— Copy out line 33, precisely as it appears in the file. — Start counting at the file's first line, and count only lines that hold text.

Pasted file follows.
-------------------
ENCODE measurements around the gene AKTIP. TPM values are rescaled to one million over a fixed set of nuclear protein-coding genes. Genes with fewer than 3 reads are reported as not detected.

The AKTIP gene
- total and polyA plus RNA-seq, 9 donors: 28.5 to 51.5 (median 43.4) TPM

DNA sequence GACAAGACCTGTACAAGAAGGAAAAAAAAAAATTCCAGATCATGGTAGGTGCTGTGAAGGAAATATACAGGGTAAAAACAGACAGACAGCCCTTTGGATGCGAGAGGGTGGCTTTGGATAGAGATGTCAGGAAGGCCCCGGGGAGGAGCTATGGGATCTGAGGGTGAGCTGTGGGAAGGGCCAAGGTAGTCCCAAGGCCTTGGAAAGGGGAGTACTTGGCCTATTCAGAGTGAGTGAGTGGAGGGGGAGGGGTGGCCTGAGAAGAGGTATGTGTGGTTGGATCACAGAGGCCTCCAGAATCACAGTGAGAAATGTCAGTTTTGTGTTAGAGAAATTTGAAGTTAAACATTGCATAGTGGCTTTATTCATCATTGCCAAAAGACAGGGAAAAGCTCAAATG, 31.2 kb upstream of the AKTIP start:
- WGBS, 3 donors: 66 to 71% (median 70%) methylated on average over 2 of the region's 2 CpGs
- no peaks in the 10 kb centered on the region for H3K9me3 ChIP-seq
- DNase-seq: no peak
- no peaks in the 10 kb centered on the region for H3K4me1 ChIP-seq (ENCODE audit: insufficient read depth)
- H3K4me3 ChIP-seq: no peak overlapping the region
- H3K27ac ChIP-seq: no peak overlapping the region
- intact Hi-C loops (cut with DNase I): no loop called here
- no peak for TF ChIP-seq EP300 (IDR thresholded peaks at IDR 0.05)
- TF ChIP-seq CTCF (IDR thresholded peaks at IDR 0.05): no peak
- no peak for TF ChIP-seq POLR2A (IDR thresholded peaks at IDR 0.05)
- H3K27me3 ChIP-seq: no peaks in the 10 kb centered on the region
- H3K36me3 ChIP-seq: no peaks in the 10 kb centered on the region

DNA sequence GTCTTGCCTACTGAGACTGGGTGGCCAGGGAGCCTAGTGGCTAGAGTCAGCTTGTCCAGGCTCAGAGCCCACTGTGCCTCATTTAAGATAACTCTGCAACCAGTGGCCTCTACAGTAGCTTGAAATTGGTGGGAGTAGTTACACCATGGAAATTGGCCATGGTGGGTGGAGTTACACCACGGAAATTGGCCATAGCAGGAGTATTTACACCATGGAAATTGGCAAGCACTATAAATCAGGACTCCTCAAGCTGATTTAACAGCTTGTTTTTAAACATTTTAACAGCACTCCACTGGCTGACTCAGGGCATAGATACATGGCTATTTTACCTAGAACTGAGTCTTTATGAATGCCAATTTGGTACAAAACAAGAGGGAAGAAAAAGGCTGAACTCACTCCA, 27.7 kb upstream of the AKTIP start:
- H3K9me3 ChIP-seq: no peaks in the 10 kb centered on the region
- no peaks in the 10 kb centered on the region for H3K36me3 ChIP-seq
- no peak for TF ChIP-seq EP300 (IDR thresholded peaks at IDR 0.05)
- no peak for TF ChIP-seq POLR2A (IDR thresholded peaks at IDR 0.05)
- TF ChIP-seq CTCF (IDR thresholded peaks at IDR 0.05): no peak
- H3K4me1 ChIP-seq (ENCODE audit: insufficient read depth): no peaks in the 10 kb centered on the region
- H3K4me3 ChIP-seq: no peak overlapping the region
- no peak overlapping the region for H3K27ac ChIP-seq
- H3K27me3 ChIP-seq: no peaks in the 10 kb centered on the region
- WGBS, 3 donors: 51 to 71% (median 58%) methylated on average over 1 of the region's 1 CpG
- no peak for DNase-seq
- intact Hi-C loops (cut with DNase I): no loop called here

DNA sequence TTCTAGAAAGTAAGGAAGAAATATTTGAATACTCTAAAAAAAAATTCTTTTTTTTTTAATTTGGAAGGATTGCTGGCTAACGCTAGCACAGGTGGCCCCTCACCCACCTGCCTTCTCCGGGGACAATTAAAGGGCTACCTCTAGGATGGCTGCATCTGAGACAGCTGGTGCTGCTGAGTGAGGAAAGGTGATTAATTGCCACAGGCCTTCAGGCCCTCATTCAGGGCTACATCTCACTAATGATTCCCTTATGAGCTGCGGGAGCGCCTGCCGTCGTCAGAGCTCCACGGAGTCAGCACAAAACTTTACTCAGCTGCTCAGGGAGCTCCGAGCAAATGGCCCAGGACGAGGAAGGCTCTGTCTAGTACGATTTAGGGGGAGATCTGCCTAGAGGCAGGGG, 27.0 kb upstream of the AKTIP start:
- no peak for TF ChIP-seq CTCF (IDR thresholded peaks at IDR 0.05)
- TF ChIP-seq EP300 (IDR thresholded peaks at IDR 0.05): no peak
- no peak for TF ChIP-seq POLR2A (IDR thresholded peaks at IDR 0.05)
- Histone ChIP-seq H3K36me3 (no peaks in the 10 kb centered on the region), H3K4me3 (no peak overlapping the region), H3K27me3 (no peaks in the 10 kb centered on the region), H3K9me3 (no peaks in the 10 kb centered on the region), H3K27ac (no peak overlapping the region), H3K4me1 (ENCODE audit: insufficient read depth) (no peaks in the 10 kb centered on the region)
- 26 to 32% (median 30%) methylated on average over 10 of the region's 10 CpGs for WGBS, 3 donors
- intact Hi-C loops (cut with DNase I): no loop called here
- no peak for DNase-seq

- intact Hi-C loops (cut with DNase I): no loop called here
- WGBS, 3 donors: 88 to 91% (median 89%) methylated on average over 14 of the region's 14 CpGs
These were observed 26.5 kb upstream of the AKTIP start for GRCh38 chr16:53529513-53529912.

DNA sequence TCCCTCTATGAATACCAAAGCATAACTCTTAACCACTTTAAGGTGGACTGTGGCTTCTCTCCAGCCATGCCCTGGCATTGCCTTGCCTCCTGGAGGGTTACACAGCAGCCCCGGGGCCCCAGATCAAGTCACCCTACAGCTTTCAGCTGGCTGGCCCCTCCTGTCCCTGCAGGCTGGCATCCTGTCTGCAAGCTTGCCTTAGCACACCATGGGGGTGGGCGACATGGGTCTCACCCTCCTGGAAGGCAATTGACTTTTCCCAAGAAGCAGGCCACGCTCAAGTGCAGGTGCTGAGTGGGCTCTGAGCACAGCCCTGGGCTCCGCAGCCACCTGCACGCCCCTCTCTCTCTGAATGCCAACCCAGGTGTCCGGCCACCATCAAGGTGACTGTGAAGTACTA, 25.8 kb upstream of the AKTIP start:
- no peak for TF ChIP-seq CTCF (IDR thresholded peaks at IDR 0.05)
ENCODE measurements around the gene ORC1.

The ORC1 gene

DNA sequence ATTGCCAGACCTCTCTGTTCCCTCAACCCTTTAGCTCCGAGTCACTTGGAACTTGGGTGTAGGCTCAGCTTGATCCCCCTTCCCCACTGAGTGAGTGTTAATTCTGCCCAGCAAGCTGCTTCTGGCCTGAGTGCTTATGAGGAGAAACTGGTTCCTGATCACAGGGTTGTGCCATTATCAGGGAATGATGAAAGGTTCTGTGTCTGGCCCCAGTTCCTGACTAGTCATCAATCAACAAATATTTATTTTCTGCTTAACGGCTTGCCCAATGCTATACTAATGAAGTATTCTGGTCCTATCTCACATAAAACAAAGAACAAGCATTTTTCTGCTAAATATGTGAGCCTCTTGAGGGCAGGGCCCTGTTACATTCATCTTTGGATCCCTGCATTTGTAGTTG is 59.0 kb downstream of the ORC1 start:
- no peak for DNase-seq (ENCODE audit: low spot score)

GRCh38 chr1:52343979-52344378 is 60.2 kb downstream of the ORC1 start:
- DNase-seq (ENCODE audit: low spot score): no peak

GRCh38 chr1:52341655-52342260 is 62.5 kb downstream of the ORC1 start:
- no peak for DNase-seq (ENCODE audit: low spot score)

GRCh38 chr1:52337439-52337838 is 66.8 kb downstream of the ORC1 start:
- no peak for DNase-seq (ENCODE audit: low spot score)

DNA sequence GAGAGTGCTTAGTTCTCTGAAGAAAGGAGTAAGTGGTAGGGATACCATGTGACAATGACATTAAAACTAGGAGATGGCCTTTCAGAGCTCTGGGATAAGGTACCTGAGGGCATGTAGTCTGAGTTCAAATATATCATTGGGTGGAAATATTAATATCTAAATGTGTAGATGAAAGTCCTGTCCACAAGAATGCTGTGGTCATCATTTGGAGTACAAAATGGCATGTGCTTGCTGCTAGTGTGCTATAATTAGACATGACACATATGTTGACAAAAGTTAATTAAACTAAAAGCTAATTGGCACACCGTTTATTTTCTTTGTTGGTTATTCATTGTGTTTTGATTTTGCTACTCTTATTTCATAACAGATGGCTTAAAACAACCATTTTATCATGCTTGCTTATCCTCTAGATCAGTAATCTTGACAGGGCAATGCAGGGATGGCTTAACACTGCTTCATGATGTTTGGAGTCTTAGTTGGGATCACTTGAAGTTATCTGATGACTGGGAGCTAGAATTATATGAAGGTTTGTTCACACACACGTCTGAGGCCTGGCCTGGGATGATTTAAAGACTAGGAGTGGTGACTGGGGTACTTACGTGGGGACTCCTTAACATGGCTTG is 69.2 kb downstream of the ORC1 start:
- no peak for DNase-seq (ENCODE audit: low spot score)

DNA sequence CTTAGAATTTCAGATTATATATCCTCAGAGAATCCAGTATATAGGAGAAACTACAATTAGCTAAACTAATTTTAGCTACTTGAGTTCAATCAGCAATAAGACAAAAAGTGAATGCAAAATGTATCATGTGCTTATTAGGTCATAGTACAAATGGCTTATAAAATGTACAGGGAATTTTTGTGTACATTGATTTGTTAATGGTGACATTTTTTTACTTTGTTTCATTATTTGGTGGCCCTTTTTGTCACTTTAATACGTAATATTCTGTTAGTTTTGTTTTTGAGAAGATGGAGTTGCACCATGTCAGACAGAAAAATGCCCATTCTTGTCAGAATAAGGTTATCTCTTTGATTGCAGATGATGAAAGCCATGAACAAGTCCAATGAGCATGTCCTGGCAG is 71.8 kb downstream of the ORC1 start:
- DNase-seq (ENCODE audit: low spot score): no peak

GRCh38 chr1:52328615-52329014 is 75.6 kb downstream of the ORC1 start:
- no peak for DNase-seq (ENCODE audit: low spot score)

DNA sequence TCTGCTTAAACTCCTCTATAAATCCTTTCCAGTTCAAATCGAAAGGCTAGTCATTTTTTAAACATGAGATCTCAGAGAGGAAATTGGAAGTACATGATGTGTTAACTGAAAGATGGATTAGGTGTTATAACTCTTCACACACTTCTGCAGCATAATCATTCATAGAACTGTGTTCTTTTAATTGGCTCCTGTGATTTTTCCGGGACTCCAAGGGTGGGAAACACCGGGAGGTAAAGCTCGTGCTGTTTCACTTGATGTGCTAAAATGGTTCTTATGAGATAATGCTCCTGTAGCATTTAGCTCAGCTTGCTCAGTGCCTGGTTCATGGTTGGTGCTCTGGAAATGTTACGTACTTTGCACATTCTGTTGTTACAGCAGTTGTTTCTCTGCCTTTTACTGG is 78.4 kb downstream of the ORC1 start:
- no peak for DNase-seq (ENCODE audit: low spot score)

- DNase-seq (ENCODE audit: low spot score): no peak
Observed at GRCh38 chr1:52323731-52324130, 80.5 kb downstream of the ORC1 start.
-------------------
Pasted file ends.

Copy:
- no peak for TF ChIP-seq POLR2A (IDR thresholded peaks at IDR 0.05)